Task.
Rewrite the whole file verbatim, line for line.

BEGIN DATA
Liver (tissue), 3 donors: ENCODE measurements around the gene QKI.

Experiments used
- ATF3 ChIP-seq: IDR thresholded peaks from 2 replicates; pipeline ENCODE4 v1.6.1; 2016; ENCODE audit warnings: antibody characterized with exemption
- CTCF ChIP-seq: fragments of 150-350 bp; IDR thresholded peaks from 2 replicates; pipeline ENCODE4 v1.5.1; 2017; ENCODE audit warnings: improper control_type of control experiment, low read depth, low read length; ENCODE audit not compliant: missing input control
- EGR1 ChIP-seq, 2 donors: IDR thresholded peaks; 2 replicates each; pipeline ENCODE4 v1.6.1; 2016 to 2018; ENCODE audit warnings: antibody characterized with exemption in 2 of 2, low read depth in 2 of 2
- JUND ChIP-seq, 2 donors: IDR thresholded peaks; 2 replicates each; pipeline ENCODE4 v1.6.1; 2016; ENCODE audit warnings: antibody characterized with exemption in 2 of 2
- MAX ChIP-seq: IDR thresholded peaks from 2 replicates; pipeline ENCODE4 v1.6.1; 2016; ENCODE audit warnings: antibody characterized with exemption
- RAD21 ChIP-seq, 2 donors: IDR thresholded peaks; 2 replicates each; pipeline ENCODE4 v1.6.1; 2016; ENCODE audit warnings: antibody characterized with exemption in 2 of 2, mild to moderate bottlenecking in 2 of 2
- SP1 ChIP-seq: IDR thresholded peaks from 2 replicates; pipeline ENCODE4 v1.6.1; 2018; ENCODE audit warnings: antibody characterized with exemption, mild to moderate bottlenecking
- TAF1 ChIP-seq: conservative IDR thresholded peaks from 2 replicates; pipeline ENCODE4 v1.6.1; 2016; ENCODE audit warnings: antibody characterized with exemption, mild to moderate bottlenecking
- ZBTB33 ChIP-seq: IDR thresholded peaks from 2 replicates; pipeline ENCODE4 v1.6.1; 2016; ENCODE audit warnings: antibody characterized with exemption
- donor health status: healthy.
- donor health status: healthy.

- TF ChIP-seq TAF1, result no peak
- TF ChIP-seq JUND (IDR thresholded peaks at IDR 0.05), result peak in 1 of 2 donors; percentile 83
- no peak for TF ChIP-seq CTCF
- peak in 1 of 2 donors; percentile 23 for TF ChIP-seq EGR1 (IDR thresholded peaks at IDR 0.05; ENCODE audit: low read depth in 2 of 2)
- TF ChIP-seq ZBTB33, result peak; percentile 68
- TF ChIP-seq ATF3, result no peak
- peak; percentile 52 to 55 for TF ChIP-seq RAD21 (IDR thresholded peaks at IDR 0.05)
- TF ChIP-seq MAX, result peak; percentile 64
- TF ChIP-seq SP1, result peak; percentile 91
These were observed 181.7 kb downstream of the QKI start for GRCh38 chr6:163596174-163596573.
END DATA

Liver (tissue), 3 donors: ENCODE measurements around the gene QKI.

Experiments used
- ATF3 ChIP-seq: IDR thresholded peaks from 2 replicates; pipeline ENCODE4 v1.6.1; 2016; ENCODE audit warnings: antibody characterized with exemption
- CTCF ChIP-seq: fragments of 150-350 bp; IDR thresholded peaks from 2 replicates; pipeline ENCODE4 v1.5.1; 2017; ENCODE audit warnings: improper control_type of control experiment, low read depth, low read length; ENCODE audit not compliant: missing input control
- EGR1 ChIP-seq, 2 donors: IDR thresholded peaks; 2 replicates each; pipeline ENCODE4 v1.6.1; 2016 to 2018; ENCODE audit warnings: antibody characterized with exemption in 2 of 2, low read depth in 2 of 2
- JUND ChIP-seq, 2 donors: IDR thresholded peaks; 2 replicates each; pipeline ENCODE4 v1.6.1; 2016; ENCODE audit warnings: antibody characterized with exemption in 2 of 2
- MAX ChIP-seq: IDR thresholded peaks from 2 replicates; pipeline ENCODE4 v1.6.1; 2016; ENCODE audit warnings: antibody characterized with exemption
- RAD21 ChIP-seq, 2 donors: IDR thresholded peaks; 2 replicates each; pipeline ENCODE4 v1.6.1; 2016; ENCODE audit warnings: antibody characterized with exemption in 2 of 2, mild to moderate bottlenecking in 2 of 2
- SP1 ChIP-seq: IDR thresholded peaks from 2 replicates; pipeline ENCODE4 v1.6.1; 2018; ENCODE audit warnings: antibody characterized with exemption, mild to moderate bottlenecking
- TAF1 ChIP-seq: conservative IDR thresholded peaks from 2 replicates; pipeline ENCODE4 v1.6.1; 2016; ENCODE audit warnings: antibody characterized with exemption, mild to moderate bottlenecking
- ZBTB33 ChIP-seq: IDR thresholded peaks from 2 replicates; pipeline ENCODE4 v1.6.1; 2016; ENCODE audit warnings: antibody characterized with exemption
- donor health status: healthy.
- donor health status: healthy.

- TF ChIP-seq TAF1, result no peak
- TF ChIP-seq JUND (IDR thresholded peaks at IDR 0.05), result peak in 1 of 2 donors; percentile 83
- no peak for TF ChIP-seq CTCF
- peak in 1 of 2 donors; percentile 23 for TF ChIP-seq EGR1 (IDR thresholded peaks at IDR 0.05; ENCODE audit: low read depth in 2 of 2)
- TF ChIP-seq ZBTB33, result peak; percentile 68
- TF ChIP-seq ATF3, result no peak
- peak; percentile 52 to 55 for TF ChIP-seq RAD21 (IDR thresholded peaks at IDR 0.05)
- TF ChIP-seq MAX, result peak; percentile 64
- TF ChIP-seq SP1, result peak; percentile 91
These were observed 181.7 kb downstream of the QKI start for GRCh38 chr6:163596174-163596573.